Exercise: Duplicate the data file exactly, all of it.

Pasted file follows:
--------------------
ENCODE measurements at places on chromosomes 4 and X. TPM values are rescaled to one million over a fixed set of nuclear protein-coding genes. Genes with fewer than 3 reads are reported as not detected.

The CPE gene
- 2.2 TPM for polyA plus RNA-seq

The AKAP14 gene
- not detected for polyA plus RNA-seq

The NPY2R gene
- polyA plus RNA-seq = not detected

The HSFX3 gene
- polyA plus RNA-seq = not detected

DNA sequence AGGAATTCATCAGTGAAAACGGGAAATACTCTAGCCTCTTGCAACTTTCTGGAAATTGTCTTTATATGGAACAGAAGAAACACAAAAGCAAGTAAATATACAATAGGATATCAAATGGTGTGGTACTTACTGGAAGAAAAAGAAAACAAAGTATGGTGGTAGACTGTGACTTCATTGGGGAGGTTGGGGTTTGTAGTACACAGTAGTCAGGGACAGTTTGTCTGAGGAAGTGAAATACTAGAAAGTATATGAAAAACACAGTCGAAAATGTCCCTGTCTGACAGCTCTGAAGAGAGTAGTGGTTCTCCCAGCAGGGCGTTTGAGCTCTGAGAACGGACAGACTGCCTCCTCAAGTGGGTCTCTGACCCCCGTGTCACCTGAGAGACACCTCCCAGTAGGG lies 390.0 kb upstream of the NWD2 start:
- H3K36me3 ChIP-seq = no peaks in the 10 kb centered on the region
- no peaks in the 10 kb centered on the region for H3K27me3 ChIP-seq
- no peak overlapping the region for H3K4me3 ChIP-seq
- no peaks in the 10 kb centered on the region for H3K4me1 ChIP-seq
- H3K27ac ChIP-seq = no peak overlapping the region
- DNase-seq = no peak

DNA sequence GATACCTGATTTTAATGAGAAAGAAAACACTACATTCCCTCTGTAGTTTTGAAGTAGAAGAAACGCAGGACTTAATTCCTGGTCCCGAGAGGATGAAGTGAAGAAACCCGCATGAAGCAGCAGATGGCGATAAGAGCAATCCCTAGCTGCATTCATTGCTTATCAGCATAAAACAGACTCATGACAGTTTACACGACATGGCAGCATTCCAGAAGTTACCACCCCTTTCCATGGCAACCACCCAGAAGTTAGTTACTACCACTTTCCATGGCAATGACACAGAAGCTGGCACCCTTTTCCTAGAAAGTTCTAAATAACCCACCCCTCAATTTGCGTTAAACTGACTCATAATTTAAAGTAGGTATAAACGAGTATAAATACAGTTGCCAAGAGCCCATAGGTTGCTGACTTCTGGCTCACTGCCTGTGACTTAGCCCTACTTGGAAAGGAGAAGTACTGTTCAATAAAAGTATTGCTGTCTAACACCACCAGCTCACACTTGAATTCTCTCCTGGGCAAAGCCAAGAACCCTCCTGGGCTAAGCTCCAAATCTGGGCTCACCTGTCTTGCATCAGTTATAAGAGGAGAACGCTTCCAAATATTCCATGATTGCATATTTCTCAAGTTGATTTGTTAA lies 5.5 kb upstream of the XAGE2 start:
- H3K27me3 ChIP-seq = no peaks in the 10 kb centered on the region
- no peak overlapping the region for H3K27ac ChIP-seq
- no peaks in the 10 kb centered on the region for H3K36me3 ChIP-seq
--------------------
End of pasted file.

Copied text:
ENCODE measurements at places on chromosomes 4 and X. TPM values are rescaled to one million over a fixed set of nuclear protein-coding genes. Genes with fewer than 3 reads are reported as not detected.

The CPE gene
- 2.2 TPM for polyA plus RNA-seq

The AKAP14 gene
- not detected for polyA plus RNA-seq

The NPY2R gene
- polyA plus RNA-seq = not detected

The HSFX3 gene
- polyA plus RNA-seq = not detected

DNA sequence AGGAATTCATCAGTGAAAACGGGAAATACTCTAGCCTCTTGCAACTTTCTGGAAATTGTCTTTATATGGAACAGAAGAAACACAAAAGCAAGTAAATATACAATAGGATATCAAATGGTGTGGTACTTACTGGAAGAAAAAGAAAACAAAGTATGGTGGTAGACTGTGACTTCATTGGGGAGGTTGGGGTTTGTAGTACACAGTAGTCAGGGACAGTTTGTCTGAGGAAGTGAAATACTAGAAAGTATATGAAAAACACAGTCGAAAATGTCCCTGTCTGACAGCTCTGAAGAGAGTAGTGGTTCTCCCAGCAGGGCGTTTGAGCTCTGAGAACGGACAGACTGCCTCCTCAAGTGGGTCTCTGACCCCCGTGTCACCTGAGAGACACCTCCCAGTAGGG lies 390.0 kb upstream of the NWD2 start:
- H3K36me3 ChIP-seq = no peaks in the 10 kb centered on the region
- no peaks in the 10 kb centered on the region for H3K27me3 ChIP-seq
- no peak overlapping the region for H3K4me3 ChIP-seq
- no peaks in the 10 kb centered on the region for H3K4me1 ChIP-seq
- H3K27ac ChIP-seq = no peak overlapping the region
- DNase-seq = no peak

DNA sequence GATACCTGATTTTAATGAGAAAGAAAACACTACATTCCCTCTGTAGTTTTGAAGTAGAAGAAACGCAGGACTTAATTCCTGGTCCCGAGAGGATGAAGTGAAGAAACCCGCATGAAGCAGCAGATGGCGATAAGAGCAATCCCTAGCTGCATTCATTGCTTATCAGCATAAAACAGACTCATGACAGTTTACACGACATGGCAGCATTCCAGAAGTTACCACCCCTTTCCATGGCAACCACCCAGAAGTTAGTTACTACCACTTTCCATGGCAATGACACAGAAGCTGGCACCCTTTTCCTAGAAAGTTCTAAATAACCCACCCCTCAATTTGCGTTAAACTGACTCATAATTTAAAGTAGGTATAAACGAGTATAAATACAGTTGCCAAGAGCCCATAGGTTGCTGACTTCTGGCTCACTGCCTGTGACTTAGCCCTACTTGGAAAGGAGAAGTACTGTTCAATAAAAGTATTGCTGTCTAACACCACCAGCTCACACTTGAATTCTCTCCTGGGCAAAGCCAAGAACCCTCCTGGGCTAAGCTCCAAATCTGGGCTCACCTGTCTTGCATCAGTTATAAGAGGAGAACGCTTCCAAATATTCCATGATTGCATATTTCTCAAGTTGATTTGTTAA lies 5.5 kb upstream of the XAGE2 start:
- H3K27me3 ChIP-seq = no peaks in the 10 kb centered on the region
- no peak overlapping the region for H3K27ac ChIP-seq
- no peaks in the 10 kb centered on the region for H3K36me3 ChIP-seq